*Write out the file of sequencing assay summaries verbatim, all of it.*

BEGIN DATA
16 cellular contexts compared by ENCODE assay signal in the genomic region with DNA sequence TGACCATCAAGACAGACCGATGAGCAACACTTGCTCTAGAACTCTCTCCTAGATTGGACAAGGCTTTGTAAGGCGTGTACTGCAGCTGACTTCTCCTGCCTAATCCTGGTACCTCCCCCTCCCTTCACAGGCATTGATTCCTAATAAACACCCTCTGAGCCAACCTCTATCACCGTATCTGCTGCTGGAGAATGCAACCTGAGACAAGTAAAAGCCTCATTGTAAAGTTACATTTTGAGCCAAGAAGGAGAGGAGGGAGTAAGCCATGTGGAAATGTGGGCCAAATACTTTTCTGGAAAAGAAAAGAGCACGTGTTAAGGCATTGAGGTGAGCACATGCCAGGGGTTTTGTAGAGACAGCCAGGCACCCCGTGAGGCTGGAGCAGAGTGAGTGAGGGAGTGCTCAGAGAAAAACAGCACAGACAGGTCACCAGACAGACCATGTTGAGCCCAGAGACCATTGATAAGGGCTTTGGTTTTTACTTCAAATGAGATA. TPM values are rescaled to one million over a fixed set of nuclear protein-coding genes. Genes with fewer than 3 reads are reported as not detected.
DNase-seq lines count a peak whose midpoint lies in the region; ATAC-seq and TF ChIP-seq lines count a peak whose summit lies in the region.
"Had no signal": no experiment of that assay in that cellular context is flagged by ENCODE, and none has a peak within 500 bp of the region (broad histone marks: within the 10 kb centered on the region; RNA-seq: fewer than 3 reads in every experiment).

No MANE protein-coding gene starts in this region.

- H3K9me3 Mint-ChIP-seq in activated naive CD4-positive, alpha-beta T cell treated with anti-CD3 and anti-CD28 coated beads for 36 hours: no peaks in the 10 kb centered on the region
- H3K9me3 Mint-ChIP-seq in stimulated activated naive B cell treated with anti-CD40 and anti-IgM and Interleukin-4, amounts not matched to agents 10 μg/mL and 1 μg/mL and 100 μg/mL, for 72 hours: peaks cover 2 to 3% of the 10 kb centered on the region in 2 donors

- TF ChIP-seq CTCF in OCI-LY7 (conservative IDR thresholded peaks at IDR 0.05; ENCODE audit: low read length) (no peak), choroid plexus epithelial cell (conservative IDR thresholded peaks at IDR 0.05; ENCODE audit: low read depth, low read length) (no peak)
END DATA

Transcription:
16 cellular contexts compared by ENCODE assay signal in the genomic region with DNA sequence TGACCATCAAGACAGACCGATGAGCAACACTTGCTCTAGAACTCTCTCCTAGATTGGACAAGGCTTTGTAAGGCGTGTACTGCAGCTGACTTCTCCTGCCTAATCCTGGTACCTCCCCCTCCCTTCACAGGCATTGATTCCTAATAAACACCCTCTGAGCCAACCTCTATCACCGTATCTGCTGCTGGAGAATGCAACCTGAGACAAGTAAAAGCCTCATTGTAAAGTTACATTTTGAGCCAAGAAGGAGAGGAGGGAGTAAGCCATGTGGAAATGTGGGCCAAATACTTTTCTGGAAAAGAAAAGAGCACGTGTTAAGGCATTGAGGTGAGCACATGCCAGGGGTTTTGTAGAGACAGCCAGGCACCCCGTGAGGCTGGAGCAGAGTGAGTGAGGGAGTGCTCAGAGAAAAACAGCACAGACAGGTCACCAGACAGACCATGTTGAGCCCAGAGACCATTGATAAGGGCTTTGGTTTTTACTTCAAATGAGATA. TPM values are rescaled to one million over a fixed set of nuclear protein-coding genes. Genes with fewer than 3 reads are reported as not detected.
DNase-seq lines count a peak whose midpoint lies in the region; ATAC-seq and TF ChIP-seq lines count a peak whose summit lies in the region.
"Had no signal": no experiment of that assay in that cellular context is flagged by ENCODE, and none has a peak within 500 bp of the region (broad histone marks: within the 10 kb centered on the region; RNA-seq: fewer than 3 reads in every experiment).

No MANE protein-coding gene starts in this region.

- H3K9me3 Mint-ChIP-seq in activated naive CD4-positive, alpha-beta T cell treated with anti-CD3 and anti-CD28 coated beads for 36 hours: no peaks in the 10 kb centered on the region
- H3K9me3 Mint-ChIP-seq in stimulated activated naive B cell treated with anti-CD40 and anti-IgM and Interleukin-4, amounts not matched to agents 10 μg/mL and 1 μg/mL and 100 μg/mL, for 72 hours: peaks cover 2 to 3% of the 10 kb centered on the region in 2 donors

- TF ChIP-seq CTCF in OCI-LY7 (conservative IDR thresholded peaks at IDR 0.05; ENCODE audit: low read length) (no peak), choroid plexus epithelial cell (conservative IDR thresholded peaks at IDR 0.05; ENCODE audit: low read depth, low read length) (no peak)